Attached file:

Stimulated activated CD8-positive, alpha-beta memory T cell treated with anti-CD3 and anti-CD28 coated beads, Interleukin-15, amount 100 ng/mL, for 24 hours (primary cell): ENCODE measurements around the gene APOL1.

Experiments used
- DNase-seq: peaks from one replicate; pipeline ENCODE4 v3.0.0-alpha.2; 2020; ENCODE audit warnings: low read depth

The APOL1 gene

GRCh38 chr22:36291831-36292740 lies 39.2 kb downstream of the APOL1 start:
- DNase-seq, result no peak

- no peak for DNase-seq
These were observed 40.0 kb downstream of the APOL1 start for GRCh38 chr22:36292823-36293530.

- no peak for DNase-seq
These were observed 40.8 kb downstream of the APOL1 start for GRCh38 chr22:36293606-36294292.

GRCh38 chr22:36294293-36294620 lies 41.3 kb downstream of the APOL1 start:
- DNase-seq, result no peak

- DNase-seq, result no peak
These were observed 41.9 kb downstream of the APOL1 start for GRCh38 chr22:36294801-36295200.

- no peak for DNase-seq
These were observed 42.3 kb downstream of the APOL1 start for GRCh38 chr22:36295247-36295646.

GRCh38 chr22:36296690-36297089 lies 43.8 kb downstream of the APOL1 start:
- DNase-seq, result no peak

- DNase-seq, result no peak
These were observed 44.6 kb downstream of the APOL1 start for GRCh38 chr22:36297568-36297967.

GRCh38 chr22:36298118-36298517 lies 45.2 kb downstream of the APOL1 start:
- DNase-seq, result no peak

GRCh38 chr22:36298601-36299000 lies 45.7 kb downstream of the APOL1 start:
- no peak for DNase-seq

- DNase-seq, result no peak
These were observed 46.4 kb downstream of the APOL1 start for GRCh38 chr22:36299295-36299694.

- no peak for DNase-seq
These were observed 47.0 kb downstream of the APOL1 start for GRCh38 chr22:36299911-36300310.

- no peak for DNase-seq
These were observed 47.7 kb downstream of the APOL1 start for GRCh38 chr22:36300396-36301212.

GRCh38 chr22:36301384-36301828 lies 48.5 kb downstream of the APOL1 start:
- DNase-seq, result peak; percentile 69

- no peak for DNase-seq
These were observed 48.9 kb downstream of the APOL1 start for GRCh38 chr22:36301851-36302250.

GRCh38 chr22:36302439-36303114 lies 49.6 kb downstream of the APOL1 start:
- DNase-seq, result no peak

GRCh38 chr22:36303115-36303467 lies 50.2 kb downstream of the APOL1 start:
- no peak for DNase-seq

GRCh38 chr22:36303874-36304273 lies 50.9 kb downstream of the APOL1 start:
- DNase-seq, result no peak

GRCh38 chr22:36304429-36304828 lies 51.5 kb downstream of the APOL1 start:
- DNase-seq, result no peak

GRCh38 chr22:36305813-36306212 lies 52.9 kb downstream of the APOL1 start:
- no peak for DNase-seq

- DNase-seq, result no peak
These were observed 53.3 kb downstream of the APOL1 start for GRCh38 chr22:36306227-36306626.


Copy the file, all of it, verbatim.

Stimulated activated CD8-positive, alpha-beta memory T cell treated with anti-CD3 and anti-CD28 coated beads, Interleukin-15, amount 100 ng/mL, for 24 hours (primary cell): ENCODE measurements around the gene APOL1.

Experiments used
- DNase-seq: peaks from one replicate; pipeline ENCODE4 v3.0.0-alpha.2; 2020; ENCODE audit warnings: low read depth

The APOL1 gene

GRCh38 chr22:36291831-36292740 lies 39.2 kb downstream of the APOL1 start:
- DNase-seq, result no peak

- no peak for DNase-seq
These were observed 40.0 kb downstream of the APOL1 start for GRCh38 chr22:36292823-36293530.

- no peak for DNase-seq
These were observed 40.8 kb downstream of the APOL1 start for GRCh38 chr22:36293606-36294292.

GRCh38 chr22:36294293-36294620 lies 41.3 kb downstream of the APOL1 start:
- DNase-seq, result no peak

- DNase-seq, result no peak
These were observed 41.9 kb downstream of the APOL1 start for GRCh38 chr22:36294801-36295200.

- no peak for DNase-seq
These were observed 42.3 kb downstream of the APOL1 start for GRCh38 chr22:36295247-36295646.

GRCh38 chr22:36296690-36297089 lies 43.8 kb downstream of the APOL1 start:
- DNase-seq, result no peak

- DNase-seq, result no peak
These were observed 44.6 kb downstream of the APOL1 start for GRCh38 chr22:36297568-36297967.

GRCh38 chr22:36298118-36298517 lies 45.2 kb downstream of the APOL1 start:
- DNase-seq, result no peak

GRCh38 chr22:36298601-36299000 lies 45.7 kb downstream of the APOL1 start:
- no peak for DNase-seq

- DNase-seq, result no peak
These were observed 46.4 kb downstream of the APOL1 start for GRCh38 chr22:36299295-36299694.

- no peak for DNase-seq
These were observed 47.0 kb downstream of the APOL1 start for GRCh38 chr22:36299911-36300310.

- no peak for DNase-seq
These were observed 47.7 kb downstream of the APOL1 start for GRCh38 chr22:36300396-36301212.

GRCh38 chr22:36301384-36301828 lies 48.5 kb downstream of the APOL1 start:
- DNase-seq, result peak; percentile 69

- no peak for DNase-seq
These were observed 48.9 kb downstream of the APOL1 start for GRCh38 chr22:36301851-36302250.

GRCh38 chr22:36302439-36303114 lies 49.6 kb downstream of the APOL1 start:
- DNase-seq, result no peak

GRCh38 chr22:36303115-36303467 lies 50.2 kb downstream of the APOL1 start:
- no peak for DNase-seq

GRCh38 chr22:36303874-36304273 lies 50.9 kb downstream of the APOL1 start:
- DNase-seq, result no peak

GRCh38 chr22:36304429-36304828 lies 51.5 kb downstream of the APOL1 start:
- DNase-seq, result no peak

GRCh38 chr22:36305813-36306212 lies 52.9 kb downstream of the APOL1 start:
- no peak for DNase-seq

- DNase-seq, result no peak
These were observed 53.3 kb downstream of the APOL1 start for GRCh38 chr22:36306227-36306626.